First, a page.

Fast Facts: Beaver

Scientific name: Castor canadensis Size: The largest rodent in North America - it can reach over one metre in length.
Average weight: Can weigh up to 32 kilograms

Did you know?

The beaver is Canada’s national symbol, representing our country for over 300 years.


Beavers are known for their buck teeth and large, flat tail. These well-known features are what help the beaver live life from day to day.

This animal, from the rodent family, has a thick brown fur coat and a soft grey undercoat that protects it from all climates.

The beaver's tail is large and shaped like a paddle. It functions like a boat rudder, helping steer the beaver as it moves logs to its dam. The black scaly tail is also used for balance on land when carrying heavy tree branches.

Beavers are excellent swimmers and are built for underwater work. They have valves in their ears and nose that close when they swim underwater. They also have a clear layer that covers their eyes when swimming, in order to protect them from anything floating in the water.

Their front teeth stick out in front of their lips, so that they may cut and chew wood that is submerged underwater without getting water in their mouth. A beaver's teeth never stop growing and chewing on tree trunks and branches helps to keep the teeth from getting too long. They are strengthened with iron compounds.


Beavers spend most of their time building dams and lodges — large cone-shaped pile of branches in the middle of a lake. They enter the lodge through an underwater entrance, which leads into a dry living area.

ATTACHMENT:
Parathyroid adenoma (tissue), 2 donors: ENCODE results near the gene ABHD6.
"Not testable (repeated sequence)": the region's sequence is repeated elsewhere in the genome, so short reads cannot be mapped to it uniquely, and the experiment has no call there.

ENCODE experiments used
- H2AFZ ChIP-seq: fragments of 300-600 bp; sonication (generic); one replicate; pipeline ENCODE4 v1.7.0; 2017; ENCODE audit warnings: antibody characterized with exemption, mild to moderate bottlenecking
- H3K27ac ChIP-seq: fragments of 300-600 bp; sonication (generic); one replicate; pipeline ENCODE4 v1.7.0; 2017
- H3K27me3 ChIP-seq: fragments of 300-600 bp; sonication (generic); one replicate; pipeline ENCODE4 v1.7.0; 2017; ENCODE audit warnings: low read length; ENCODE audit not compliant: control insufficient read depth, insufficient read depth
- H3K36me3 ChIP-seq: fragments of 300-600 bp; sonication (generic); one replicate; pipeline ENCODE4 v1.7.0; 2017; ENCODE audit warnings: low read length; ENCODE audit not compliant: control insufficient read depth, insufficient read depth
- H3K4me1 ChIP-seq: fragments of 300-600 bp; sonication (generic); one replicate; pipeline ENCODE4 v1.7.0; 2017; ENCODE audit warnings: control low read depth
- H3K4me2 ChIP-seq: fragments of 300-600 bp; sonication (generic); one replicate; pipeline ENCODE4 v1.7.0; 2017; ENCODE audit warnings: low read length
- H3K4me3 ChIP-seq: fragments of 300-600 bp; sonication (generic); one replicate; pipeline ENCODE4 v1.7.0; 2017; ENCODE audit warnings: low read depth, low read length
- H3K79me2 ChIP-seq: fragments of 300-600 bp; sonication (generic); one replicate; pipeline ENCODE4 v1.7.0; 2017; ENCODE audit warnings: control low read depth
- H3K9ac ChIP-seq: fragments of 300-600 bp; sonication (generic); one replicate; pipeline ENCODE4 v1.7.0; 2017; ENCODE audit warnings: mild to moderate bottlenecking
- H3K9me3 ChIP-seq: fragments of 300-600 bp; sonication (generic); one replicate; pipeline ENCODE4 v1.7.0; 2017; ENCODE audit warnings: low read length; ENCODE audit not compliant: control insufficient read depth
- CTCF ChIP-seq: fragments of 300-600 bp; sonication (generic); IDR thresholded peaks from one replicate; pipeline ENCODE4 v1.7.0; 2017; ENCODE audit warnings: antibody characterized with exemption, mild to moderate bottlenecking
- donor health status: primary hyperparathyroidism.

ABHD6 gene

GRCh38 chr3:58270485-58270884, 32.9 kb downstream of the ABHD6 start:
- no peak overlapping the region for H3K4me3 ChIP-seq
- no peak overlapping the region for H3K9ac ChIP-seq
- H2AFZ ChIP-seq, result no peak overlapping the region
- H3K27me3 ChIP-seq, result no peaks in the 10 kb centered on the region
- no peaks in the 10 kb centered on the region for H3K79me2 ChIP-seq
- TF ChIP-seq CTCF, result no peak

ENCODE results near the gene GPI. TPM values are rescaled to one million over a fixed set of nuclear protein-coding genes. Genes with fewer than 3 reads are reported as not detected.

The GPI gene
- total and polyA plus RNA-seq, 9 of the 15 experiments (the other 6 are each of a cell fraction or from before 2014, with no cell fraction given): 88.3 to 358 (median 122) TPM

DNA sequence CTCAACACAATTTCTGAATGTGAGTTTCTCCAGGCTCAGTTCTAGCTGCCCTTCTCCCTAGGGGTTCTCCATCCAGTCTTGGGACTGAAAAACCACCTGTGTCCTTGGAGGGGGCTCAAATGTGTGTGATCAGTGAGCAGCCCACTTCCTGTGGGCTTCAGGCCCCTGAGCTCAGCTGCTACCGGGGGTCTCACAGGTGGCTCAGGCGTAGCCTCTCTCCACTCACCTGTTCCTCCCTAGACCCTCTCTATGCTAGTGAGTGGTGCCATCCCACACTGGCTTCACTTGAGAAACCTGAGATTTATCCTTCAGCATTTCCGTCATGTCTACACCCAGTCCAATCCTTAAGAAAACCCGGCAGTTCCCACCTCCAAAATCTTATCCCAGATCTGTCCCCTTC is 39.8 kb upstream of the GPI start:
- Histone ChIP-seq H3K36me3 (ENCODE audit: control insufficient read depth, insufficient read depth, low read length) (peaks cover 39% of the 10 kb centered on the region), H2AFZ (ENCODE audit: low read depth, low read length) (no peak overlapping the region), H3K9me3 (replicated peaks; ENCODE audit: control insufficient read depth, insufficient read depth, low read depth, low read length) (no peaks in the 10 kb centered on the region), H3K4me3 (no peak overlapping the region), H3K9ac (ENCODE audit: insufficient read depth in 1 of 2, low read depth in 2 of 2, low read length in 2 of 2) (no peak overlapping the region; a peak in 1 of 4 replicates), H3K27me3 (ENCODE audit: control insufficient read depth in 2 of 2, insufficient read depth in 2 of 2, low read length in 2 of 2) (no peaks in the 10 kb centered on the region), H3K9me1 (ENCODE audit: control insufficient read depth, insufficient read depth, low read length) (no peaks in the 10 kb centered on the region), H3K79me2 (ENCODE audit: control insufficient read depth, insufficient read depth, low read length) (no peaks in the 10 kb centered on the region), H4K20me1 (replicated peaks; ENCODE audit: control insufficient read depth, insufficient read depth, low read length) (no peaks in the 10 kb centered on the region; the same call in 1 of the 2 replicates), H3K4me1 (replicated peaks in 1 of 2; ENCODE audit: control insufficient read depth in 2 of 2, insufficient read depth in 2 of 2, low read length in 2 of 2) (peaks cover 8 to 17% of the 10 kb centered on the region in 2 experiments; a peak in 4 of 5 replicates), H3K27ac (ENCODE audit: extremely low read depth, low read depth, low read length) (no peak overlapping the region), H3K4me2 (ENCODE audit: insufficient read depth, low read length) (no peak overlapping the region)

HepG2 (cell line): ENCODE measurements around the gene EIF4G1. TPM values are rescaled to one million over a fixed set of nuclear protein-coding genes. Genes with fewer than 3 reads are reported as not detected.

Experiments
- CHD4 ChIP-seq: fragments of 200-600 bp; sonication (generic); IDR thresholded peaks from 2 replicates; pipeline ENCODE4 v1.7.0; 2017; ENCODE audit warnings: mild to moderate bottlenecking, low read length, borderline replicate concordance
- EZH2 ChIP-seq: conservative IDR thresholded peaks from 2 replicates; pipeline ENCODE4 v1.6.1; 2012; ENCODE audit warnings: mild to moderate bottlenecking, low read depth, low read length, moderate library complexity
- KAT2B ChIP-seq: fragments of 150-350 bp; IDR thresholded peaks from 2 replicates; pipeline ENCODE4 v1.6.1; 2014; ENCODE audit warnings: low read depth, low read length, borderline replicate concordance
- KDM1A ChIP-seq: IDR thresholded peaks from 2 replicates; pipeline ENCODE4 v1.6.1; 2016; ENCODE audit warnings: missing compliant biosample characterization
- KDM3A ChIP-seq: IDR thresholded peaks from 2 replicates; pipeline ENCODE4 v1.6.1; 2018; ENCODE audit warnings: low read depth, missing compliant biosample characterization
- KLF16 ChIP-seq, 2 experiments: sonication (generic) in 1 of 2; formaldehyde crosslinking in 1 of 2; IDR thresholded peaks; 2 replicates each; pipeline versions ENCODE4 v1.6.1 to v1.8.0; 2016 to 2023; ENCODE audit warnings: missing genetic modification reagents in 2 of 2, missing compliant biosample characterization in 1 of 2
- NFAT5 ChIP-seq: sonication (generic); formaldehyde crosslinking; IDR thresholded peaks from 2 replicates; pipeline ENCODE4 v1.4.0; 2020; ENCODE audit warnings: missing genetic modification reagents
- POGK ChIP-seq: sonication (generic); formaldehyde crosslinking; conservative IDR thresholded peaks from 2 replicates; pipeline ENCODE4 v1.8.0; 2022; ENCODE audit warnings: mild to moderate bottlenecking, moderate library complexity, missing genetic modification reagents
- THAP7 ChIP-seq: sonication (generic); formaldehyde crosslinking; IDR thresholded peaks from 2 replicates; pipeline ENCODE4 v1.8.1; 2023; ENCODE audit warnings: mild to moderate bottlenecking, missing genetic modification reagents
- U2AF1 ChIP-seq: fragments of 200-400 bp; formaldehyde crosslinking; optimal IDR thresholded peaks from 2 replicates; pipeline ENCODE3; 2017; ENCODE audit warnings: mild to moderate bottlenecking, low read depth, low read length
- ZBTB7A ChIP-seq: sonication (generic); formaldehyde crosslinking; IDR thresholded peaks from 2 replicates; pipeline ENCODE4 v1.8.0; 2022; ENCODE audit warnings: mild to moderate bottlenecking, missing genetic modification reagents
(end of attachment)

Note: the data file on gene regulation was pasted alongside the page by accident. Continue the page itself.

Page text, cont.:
As the colder months approach, they spread a think layer of mud on top of the lodge to keep out any predators, such as the lynx and wolf. If a beaver feels threatened, it will slap its tail on the surface of the water to warn other beavers in the area, then it will dive deep underwater to stay safe.

Beavers are vegetarians and feed on non-woody-type plants — such as cattail shoots — during the spring and summer and then switch to eating shrubs and trees in the autumn and winter. They build canals along the ground to float sticks and twigs to their lodges for winter storage. A common belief about beavers is that they eat wood, when in fact it's only the bark they eat.


A large portion of the beaver population can be found in British Columbia and in lakes and streams all over the rest of Canada. It is quite hard to find beaver tracks, because their tail drags behind them on the ground and often covers the print. However, in muddy areas, the print is usually very clear.

In the past, beavers were over hunted for their fur and meat, threatening their population. However, their numbers have since risen due to wetland rehabilitation and strict conservation practices.

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